Devils Nose – by train through the Andes

Better “late than never” there is some nice experience to share with you from Ecuador…despite us already being some days in Peru by now: We took a train ride along Devils Nose.

Historically a master piece of engineering: The Trans-Andean Railway went from Guayaquil (at the coast) up until Quito (in the middle of the mountains) within Ecuador. Along the track in between both cities there are many of the highest peaks outside the Himalaya. These had to worked around or across to make this project a success.

Well, that’s all history by now. Today not much of Ecuadors’ pride remains. Various “El Nino” years with their torrential rains have damaged the tracks severely. And in the decades of streets and lorries to transport goods nobody saw a need for maintenance. All that remains somewhat functional for touristic reasons is a stretch between the cities Riobamba and Sibambe.

Our guidebook referred to this part nevertheless as a highlight to visit, as you pass along the famous Devils Nose. Sure as hell we also wanted to tip toe on the devils’ nose (6)

Riobamba but no train

There were already some discussions around fellow travelers, that the train currently is not operating. Rumors differed widely from “the track is simply in too bad of a condition” to “some tourists died when standing on the roof to take some pictures”. But nobody knew for sure.

Doesn’t scare us. But when reaching Riobambas train station it was confirmed, currently no train. And the substitute “ferrocaril” is sold out for the coming days. We didn’t understand what type of vehicle this replacement would be, they alternately talked about a “train” and a “bus on the tracks” *smiley surprised*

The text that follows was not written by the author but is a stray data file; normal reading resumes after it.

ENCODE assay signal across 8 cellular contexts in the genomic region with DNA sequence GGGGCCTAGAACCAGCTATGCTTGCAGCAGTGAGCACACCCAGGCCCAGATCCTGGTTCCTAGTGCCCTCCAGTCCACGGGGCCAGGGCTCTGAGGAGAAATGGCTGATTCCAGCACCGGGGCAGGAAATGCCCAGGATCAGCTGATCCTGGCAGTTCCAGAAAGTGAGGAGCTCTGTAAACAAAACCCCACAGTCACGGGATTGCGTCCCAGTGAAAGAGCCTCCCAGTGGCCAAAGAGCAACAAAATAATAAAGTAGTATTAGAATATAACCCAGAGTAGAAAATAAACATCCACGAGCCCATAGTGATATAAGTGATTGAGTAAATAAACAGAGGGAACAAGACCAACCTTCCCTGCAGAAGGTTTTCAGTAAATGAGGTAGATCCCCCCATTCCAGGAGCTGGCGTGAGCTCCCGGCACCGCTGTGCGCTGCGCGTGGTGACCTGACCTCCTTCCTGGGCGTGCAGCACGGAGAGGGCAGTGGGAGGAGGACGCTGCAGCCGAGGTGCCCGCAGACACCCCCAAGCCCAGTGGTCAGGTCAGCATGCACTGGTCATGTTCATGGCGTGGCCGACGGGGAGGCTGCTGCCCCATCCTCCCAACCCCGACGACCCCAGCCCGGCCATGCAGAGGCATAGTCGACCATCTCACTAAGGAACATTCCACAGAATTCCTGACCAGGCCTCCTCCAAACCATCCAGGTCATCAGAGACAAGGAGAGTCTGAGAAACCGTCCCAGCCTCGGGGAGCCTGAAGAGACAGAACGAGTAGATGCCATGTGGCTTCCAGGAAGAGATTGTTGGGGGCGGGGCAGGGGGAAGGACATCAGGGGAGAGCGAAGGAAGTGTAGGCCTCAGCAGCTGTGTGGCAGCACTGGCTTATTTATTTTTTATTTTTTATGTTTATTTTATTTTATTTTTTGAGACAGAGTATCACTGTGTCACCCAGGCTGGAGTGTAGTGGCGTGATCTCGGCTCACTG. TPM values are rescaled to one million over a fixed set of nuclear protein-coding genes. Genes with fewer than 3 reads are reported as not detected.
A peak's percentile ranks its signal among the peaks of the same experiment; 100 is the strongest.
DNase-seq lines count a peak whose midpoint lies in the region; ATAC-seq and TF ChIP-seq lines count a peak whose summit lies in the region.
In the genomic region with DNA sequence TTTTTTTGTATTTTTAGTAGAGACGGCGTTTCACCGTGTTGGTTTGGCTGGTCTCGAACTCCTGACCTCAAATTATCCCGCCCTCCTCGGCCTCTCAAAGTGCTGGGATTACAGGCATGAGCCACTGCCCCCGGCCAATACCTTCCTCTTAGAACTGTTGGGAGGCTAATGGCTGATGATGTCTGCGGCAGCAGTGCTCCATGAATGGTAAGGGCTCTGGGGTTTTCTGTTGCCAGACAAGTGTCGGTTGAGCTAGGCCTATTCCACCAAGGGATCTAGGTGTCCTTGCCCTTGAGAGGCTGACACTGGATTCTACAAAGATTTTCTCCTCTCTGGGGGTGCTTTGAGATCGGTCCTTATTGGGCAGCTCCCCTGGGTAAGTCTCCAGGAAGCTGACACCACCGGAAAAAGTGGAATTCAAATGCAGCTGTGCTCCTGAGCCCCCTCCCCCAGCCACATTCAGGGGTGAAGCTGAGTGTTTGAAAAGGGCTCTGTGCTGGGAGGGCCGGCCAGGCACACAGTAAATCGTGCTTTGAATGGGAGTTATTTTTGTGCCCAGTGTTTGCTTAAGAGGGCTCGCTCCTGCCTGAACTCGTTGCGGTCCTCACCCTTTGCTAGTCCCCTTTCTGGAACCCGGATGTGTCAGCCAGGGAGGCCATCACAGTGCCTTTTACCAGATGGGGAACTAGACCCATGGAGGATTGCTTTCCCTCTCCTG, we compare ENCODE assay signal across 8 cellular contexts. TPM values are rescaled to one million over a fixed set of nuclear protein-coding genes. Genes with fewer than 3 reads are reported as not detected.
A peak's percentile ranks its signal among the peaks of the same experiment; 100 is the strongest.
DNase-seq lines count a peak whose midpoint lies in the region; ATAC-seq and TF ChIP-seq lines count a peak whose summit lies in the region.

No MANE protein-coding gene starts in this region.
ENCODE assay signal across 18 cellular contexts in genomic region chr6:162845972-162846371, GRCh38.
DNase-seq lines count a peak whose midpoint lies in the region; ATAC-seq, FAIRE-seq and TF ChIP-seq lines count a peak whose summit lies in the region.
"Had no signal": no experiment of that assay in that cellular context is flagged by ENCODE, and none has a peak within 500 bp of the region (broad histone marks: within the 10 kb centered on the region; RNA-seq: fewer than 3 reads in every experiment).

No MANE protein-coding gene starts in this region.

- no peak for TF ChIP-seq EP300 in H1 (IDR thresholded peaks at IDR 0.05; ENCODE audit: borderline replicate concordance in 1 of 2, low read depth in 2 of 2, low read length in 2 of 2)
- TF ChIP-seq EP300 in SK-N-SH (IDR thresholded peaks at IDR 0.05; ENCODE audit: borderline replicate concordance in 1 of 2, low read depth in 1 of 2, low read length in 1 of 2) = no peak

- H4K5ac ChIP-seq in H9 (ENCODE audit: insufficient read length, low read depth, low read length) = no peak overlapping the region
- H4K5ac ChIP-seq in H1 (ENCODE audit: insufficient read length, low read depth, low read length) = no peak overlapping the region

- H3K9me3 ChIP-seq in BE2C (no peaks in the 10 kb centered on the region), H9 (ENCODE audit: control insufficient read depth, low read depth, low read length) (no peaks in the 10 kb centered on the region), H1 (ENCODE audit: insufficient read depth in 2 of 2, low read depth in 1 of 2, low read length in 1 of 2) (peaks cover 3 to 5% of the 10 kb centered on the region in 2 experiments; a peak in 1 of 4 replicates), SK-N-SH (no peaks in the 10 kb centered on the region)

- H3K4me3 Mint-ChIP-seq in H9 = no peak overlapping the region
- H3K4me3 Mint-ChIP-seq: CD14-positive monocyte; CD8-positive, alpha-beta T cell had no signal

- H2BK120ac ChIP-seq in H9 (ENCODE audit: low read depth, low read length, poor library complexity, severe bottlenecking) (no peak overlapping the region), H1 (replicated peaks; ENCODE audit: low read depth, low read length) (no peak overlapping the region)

Thanks to insisting and Iris’ charm, working on the sales lady at the ticket office as well, we nevertheless got some tickets for the replacement vehicle from Alausi to Sibambe. Shorter and more expensive than expected, but at least covering somehow the Devils Nose *smiley smiling*

Alausi and its history

On our way to Alausi by bus we at least managed to get a glimpse of Ecuadors highest peak with its impressive 6310 meters. The Chimborazo was most times covered in clouds, hidden behind buildings along the road or somehow else invisible…but suddenly we spotted it in the distance *smiley smiling*

The city of Alausi has not much to offer, despite its past as a very wealthy town as a stop along the Trans-Andean railway. Today it is normally deserted and only gets back to life for a few hours throughout daytime when tourist wait for “trains” to depart.

Disappointing train ride

The next day was the day of our ride *smiley smiling*

After about a month in Latin America we learned to never be sure about reservations, departure times, etc. So right after breakfast we headed to the local ticket counter at the train station. Taking a number we of course needed to pass the obligatory waiting time. Not an issue, catering for waiting tourists, there is some good coffee you can get.

And finally Iris insisting on the reservation the other day paid off. Other than some fellow travelers without, we got our damn expensive tickets for the afternoon.

But wait, what is that? *smiley surprised* *smiley surprised*

No, seriously. No joking, that is the replacement. A cross-over between bus, tram and train!

After all, we really got on and started our trip on time. But look for yourself:

As quickly as we took of it was already over and we reached the end of the tracks in Sibambe. There is literally nothing at this station and thus it was just about returning back to Alausi.

In a nutshell: No highlight, must-do or however you want to call it. We don’t understand the hype and could have saved much time and money *smiley sad*

Our three takeaways from this “detour” in pictures:

Time to move on. And time is the key-word here, as we are about to do something supposedly healthy – visiting the Valley of Longevity.

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